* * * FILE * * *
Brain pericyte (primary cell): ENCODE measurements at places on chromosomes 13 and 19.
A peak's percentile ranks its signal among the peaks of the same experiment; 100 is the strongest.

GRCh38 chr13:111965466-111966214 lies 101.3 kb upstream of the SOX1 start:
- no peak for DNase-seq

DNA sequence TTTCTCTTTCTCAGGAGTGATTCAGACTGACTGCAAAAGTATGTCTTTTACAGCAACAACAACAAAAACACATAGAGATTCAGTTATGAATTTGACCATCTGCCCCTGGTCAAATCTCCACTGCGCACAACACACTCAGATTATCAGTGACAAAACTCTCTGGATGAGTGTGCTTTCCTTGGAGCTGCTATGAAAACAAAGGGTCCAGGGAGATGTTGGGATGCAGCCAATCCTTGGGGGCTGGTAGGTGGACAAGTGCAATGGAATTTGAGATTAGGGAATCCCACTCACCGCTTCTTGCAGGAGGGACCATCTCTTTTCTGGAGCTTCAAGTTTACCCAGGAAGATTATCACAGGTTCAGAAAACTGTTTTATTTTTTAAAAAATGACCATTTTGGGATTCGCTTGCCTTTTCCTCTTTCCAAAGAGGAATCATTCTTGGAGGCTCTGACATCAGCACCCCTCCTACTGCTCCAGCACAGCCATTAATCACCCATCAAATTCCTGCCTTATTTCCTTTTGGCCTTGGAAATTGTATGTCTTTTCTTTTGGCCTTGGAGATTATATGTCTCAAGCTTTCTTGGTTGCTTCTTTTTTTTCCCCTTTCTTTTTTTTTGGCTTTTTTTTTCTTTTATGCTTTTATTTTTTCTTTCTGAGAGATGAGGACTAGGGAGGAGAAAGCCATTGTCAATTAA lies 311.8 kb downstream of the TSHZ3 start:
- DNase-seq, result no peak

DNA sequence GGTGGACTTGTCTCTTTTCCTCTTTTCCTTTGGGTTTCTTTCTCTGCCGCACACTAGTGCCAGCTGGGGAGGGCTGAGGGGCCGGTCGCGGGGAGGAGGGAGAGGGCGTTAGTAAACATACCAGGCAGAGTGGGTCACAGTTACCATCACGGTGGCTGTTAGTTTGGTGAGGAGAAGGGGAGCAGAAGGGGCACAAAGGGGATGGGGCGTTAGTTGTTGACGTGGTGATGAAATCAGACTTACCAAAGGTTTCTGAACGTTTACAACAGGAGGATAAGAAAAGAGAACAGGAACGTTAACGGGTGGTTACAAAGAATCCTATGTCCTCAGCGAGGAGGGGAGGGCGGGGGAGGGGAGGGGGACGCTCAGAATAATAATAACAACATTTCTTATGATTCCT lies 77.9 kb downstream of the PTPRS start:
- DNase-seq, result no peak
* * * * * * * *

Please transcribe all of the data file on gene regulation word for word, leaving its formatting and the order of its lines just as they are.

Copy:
Brain pericyte (primary cell): ENCODE measurements at places on chromosomes 13 and 19.
A peak's percentile ranks its signal among the peaks of the same experiment; 100 is the strongest.

GRCh38 chr13:111965466-111966214 lies 101.3 kb upstream of the SOX1 start:
- no peak for DNase-seq

DNA sequence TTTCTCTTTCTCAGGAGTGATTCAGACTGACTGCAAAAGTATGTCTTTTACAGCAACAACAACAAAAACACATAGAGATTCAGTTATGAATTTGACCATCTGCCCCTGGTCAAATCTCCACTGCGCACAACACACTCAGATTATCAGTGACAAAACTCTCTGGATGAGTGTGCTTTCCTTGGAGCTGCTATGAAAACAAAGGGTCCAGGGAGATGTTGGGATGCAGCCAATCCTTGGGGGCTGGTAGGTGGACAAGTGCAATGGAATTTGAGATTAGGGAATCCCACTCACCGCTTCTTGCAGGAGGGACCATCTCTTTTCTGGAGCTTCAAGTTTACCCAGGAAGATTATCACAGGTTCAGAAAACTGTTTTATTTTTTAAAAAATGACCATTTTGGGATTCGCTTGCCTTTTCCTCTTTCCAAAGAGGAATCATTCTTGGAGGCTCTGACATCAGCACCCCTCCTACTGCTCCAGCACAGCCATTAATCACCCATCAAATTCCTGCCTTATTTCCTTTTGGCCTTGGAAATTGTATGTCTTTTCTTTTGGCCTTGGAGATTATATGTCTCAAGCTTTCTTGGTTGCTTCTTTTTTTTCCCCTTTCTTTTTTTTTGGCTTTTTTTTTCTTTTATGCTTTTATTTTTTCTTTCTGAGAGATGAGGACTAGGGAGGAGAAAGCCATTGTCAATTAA lies 311.8 kb downstream of the TSHZ3 start:
- DNase-seq, result no peak

DNA sequence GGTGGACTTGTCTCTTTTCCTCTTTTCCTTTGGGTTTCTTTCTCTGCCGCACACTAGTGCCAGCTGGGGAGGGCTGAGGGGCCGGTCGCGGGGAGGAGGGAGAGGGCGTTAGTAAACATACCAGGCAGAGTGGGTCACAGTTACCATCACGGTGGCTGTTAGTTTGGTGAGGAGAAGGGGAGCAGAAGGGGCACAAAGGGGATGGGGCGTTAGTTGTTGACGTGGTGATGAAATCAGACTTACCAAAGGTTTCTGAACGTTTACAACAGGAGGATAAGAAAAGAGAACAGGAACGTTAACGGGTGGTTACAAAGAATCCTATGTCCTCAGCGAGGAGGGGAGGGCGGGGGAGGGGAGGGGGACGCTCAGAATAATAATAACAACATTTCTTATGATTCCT lies 77.9 kb downstream of the PTPRS start:
- DNase-seq, result no peak